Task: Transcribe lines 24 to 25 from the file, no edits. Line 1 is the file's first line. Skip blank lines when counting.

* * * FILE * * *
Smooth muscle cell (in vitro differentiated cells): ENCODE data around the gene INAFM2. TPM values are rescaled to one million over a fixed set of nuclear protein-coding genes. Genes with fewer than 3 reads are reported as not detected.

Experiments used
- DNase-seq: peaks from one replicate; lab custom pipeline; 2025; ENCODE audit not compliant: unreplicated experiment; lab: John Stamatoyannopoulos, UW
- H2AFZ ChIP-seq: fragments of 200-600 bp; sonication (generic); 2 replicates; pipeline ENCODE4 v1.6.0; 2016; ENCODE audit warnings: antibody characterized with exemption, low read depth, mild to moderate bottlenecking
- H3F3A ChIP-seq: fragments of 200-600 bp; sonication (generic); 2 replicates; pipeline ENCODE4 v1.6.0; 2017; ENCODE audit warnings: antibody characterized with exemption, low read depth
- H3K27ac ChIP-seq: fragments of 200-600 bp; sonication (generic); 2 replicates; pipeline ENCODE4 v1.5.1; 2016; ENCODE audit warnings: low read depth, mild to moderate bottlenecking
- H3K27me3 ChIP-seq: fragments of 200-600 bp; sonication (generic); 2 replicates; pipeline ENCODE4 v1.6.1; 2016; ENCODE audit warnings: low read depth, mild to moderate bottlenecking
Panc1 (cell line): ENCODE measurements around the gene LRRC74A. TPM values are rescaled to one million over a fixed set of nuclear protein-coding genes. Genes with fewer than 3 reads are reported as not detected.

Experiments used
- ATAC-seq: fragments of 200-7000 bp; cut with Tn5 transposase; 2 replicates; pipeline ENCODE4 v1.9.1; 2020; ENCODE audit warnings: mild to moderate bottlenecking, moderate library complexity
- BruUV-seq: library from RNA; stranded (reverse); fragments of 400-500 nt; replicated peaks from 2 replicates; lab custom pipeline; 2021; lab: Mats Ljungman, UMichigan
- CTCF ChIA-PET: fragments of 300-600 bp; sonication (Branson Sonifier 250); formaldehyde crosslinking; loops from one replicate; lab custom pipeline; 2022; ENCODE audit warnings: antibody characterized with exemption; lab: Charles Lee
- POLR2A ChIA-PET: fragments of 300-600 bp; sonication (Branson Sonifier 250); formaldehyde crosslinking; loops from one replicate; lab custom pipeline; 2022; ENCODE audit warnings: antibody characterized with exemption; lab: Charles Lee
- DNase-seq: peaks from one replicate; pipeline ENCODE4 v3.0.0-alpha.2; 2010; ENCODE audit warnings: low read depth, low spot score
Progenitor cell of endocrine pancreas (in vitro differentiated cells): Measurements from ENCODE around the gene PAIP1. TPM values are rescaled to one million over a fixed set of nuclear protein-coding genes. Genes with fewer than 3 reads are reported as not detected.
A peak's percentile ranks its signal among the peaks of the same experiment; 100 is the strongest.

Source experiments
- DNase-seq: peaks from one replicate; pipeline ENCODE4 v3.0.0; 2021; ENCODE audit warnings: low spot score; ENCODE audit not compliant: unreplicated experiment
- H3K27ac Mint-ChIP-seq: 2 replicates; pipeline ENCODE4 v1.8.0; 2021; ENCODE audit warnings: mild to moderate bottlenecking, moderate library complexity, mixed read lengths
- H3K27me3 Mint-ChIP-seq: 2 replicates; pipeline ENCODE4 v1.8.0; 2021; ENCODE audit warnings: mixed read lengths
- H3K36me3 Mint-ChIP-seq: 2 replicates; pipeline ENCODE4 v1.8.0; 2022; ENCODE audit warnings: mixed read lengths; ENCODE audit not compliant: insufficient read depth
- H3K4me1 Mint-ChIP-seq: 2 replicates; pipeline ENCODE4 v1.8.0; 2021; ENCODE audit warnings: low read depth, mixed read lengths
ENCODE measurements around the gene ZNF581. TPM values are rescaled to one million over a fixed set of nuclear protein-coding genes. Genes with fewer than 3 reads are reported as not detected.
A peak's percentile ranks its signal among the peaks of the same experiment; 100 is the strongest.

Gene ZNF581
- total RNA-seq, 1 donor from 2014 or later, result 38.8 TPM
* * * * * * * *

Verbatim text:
A peak's percentile ranks its signal among the peaks of the same experiment; 100 is the strongest.

Gene ZNF581